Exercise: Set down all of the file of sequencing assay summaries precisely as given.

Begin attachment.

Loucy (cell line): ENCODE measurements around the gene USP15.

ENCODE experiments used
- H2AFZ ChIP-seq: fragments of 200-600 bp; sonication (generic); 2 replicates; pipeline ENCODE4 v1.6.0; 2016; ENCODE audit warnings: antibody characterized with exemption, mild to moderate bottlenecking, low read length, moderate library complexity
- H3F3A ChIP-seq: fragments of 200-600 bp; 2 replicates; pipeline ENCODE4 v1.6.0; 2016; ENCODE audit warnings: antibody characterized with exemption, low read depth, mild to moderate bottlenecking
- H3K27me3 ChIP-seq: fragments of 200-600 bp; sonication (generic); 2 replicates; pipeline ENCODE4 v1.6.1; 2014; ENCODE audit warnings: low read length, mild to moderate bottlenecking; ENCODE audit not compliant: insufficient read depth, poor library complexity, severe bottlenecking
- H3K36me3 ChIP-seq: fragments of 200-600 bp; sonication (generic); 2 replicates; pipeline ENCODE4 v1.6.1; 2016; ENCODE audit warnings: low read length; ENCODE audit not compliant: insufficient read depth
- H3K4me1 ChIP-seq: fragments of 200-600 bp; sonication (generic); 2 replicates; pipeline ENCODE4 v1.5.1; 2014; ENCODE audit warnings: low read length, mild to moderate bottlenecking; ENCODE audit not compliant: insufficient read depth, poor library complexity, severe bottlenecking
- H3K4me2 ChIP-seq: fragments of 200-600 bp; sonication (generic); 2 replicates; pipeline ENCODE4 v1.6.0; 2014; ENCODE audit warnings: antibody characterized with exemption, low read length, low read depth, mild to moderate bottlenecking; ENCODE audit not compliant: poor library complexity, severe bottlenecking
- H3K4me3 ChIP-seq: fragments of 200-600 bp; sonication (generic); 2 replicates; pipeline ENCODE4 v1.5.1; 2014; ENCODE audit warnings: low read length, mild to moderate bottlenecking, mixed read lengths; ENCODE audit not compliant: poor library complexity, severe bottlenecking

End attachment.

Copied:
Loucy (cell line): ENCODE measurements around the gene USP15.

ENCODE experiments used
- H2AFZ ChIP-seq: fragments of 200-600 bp; sonication (generic); 2 replicates; pipeline ENCODE4 v1.6.0; 2016; ENCODE audit warnings: antibody characterized with exemption, mild to moderate bottlenecking, low read length, moderate library complexity
- H3F3A ChIP-seq: fragments of 200-600 bp; 2 replicates; pipeline ENCODE4 v1.6.0; 2016; ENCODE audit warnings: antibody characterized with exemption, low read depth, mild to moderate bottlenecking
- H3K27me3 ChIP-seq: fragments of 200-600 bp; sonication (generic); 2 replicates; pipeline ENCODE4 v1.6.1; 2014; ENCODE audit warnings: low read length, mild to moderate bottlenecking; ENCODE audit not compliant: insufficient read depth, poor library complexity, severe bottlenecking
- H3K36me3 ChIP-seq: fragments of 200-600 bp; sonication (generic); 2 replicates; pipeline ENCODE4 v1.6.1; 2016; ENCODE audit warnings: low read length; ENCODE audit not compliant: insufficient read depth
- H3K4me1 ChIP-seq: fragments of 200-600 bp; sonication (generic); 2 replicates; pipeline ENCODE4 v1.5.1; 2014; ENCODE audit warnings: low read length, mild to moderate bottlenecking; ENCODE audit not compliant: insufficient read depth, poor library complexity, severe bottlenecking
- H3K4me2 ChIP-seq: fragments of 200-600 bp; sonication (generic); 2 replicates; pipeline ENCODE4 v1.6.0; 2014; ENCODE audit warnings: antibody characterized with exemption, low read length, low read depth, mild to moderate bottlenecking; ENCODE audit not compliant: poor library complexity, severe bottlenecking
- H3K4me3 ChIP-seq: fragments of 200-600 bp; sonication (generic); 2 replicates; pipeline ENCODE4 v1.5.1; 2014; ENCODE audit warnings: low read length, mild to moderate bottlenecking, mixed read lengths; ENCODE audit not compliant: poor library complexity, severe bottlenecking